The bias signal REF is generated by a bias signal generator 113, which, in the exemplary embodiment herein described, comprises a circuit branch 113 including a diode-connected P-channel MOSFET P3, with the source connectable to the supply voltage distribution line VDD, and the drain (to which the gate is short-circuited) connected to a reference current generator 115 generating a reference current IREF,1. A bias signal generator disable element, for example a P-channel MOSFET P4 controlled by the sensing circuit enable/disable signal SA-E/D, is series-connected between the supply voltage distribution line VDD and the source of the MOSFET P3.
The gate of the MOSFET P3 is connected to the gate of the load MOSFET P1; in this way, when enabled, the two circuit branches 109 and 113 form a so-called current mirror arrangement, thereby the reference current IREF,1, generated by the current generator 115 and flowing through the MOSFET P3, is mirrored into the load MOSFET P1, which is caused to sustain the flow of a current IREF,2 equal or, more generally, proportional (according to a proportionality factor depending on the aspect ratios of the two MOSFETs P1 and P3) to the reference current IREF,1.
The current generator 115 can be realized employing reference memory cells, structurally identical to the memory cells MC and programmed in a specified status so as to sink a predetermined current.
The sensing circuit 101 comprises a circuit arrangement 117, electrically coupled to the memory cell circuit branch 109 and having the double function of pre-charging the selected bit line BL to a desired working potential, and of evaluating an electric quantity associated with the memory cell circuit branch 109 and indicative of the datum (in a two-levels memory cell, a “1” or “0”) stored in the selected memory cell MC. In particular, the evaluation of such an electric quantity is performed by directly sensing a voltage of the selected bit line, particularly a voltage signal developing on the bit line as a consequence of a current sunk by the memory cell MC.
In the exemplary embodiment herein considered, the circuit arrangement 117 comprises a feedback network associated with the circuit branch 109. The feedback network comprises a buffer 119, more particularly an inverting buffer and, even more particularly albeit not limitatively, a CMOS inverter comprising a P-channel MOSFET P5 and an N-channel MOSFET N2 connected in series to each other and between the supply voltage distribution line VDD and the ground distribution line GND. The gates of the MOSFETs P5 and N2 are commonly connected to a node YMS of the circuit branch 109 that, from a circuit topological viewpoint, coincides with the drain of the load MOSFET P1; thus, the electric potential of the node YMS substantially coincides with the electric potential of the selected bit line BL. An output SEN of the inverter 119 is electrically coupled to the circuit branch 109 through a parallel arrangement of a unidirectional current-conducting element and a controlled open/closed-status switch. For example, the unidirectional current-conducting element comprises a diode and, more particularly, referring to the exemplary embodiment herein described, a diode-connected N-channel MOSFET N3 with source connected to the output SEN of the inverter 119 and short-circuited gate and drain connected to the circuit branch 109 at a point topologically corresponding to the node YMS. Still referring to the exemplary embodiment herein described, the controlled open/closed-status switch comprises an N-channel MOSFET N4, acting as a pass transistor, with source and drain connected to the circuit branch 109, at a point topologically corresponding to the node YMS, and to the output of the inverter 119, and gate controlled by a precharge-enable logic signal PRE.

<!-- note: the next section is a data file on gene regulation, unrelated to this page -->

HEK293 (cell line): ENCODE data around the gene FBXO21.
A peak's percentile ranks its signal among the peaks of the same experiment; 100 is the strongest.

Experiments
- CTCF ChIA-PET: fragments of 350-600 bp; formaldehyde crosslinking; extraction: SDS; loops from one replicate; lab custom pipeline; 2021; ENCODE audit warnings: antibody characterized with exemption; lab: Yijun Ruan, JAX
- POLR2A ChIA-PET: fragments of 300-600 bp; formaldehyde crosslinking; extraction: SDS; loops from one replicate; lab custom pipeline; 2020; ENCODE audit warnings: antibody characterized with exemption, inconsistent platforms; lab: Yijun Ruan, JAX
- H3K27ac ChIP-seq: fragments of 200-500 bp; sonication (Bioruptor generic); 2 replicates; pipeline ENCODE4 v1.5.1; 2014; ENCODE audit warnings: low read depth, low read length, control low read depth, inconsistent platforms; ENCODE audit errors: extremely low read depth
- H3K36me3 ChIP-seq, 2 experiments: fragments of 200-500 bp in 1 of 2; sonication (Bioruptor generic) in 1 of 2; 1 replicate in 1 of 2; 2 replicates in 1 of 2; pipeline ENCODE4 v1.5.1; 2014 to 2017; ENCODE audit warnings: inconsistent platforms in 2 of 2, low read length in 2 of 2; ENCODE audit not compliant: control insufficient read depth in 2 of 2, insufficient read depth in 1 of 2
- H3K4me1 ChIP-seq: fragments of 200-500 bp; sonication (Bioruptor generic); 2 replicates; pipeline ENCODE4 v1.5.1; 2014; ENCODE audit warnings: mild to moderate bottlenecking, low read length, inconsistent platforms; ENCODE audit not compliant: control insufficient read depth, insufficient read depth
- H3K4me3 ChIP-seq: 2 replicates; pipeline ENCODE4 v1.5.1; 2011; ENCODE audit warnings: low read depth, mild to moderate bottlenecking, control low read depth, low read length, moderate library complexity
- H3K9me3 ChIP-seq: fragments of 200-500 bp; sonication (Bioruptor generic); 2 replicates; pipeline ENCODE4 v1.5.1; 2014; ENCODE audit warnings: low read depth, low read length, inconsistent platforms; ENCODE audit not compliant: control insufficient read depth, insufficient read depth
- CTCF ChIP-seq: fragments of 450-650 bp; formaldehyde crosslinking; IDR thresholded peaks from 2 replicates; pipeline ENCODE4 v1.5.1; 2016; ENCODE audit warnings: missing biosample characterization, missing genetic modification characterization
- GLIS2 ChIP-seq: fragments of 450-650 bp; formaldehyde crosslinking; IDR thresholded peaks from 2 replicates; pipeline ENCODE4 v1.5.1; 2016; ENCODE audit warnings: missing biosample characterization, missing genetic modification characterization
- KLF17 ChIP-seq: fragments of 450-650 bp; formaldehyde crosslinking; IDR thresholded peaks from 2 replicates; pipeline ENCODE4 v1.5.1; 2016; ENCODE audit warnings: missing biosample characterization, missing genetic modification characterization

It is pointed out that both the unidirectional current-conducting element and the controlled open/closed-status switch may be realized in several different ways. For example, both the unidirectional current-conducting element and the controlled open/closed-status switch might be realized by means of P-channel MOSFETs.
The output SEN of the inverter 119 is connected to a data input of a bistable element 123, such as a latch or a flip-flop. A latching or clocking input of the bistable element 123 is controlled by a latching signal SA-LTC, which is asserted (e.g., from the low to the high logic state) when a logic state present at the output SEN of the inverter 119 is to be loaded into the bistable element 123. A data output of the bistable element forms the output SA-OUT of the sensing circuit 101, and provides a digital signal whose logic state is indicative of the datum stored in the memory cell MC selected for reading.
The signals SA-E/D, PRE and SA-LTC are for example generated by a memory control logic 125, controlling the operation of the semiconductor memory.
The operation of the sensing circuit 101 will be now explained making reference to the simplified timing diagram of